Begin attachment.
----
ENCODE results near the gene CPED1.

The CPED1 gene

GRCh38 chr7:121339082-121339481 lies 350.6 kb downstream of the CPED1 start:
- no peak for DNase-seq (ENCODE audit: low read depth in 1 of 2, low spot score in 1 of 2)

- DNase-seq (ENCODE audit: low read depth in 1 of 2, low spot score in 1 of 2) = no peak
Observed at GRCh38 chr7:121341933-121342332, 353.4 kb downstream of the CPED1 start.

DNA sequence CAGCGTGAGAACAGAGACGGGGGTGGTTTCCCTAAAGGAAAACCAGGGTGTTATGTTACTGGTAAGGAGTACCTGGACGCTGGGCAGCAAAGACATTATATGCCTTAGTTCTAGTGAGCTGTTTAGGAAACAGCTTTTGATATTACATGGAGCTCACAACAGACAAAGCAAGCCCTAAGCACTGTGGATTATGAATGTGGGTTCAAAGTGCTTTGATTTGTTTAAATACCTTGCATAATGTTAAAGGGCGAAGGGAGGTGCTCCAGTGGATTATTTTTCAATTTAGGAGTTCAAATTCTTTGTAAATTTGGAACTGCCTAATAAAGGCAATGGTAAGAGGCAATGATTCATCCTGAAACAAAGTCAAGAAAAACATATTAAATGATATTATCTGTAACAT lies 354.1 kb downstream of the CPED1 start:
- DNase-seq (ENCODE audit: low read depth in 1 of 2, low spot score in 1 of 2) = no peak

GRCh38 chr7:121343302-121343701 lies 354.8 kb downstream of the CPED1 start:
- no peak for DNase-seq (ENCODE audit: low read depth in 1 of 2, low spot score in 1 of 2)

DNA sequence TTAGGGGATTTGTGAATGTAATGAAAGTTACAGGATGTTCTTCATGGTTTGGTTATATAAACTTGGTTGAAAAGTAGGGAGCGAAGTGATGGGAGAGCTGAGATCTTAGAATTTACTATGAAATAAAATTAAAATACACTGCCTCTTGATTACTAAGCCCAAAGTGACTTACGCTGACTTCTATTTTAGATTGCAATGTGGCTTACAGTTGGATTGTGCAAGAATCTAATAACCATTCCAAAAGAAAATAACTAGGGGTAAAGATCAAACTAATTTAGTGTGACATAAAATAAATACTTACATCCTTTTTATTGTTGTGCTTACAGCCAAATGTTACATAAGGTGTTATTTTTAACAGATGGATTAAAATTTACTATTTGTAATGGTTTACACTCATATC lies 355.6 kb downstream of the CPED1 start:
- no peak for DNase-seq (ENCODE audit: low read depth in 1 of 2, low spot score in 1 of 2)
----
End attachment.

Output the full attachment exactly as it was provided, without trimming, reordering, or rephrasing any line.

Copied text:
ENCODE results near the gene CPED1.

The CPED1 gene

GRCh38 chr7:121339082-121339481 lies 350.6 kb downstream of the CPED1 start:
- no peak for DNase-seq (ENCODE audit: low read depth in 1 of 2, low spot score in 1 of 2)

- DNase-seq (ENCODE audit: low read depth in 1 of 2, low spot score in 1 of 2) = no peak
Observed at GRCh38 chr7:121341933-121342332, 353.4 kb downstream of the CPED1 start.

DNA sequence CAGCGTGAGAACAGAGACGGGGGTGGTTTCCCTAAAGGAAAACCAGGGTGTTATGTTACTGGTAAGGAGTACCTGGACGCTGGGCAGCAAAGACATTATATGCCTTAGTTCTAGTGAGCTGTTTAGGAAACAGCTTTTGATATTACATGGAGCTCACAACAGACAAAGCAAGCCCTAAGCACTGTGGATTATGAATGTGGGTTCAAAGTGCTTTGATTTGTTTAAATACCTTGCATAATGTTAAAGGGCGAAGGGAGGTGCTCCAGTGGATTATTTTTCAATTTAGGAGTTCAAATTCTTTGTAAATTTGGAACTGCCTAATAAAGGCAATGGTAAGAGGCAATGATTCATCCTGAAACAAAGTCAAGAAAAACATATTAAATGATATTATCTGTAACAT lies 354.1 kb downstream of the CPED1 start:
- DNase-seq (ENCODE audit: low read depth in 1 of 2, low spot score in 1 of 2) = no peak

GRCh38 chr7:121343302-121343701 lies 354.8 kb downstream of the CPED1 start:
- no peak for DNase-seq (ENCODE audit: low read depth in 1 of 2, low spot score in 1 of 2)

DNA sequence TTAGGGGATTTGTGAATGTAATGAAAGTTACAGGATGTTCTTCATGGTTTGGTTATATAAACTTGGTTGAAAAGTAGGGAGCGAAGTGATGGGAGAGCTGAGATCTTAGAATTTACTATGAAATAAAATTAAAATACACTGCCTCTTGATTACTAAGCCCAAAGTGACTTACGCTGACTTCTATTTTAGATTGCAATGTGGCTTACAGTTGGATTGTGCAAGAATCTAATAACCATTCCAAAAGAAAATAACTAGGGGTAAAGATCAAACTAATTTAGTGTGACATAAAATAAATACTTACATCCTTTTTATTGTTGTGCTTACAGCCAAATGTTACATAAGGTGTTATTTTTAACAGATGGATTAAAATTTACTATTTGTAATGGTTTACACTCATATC lies 355.6 kb downstream of the CPED1 start:
- no peak for DNase-seq (ENCODE audit: low read depth in 1 of 2, low spot score in 1 of 2)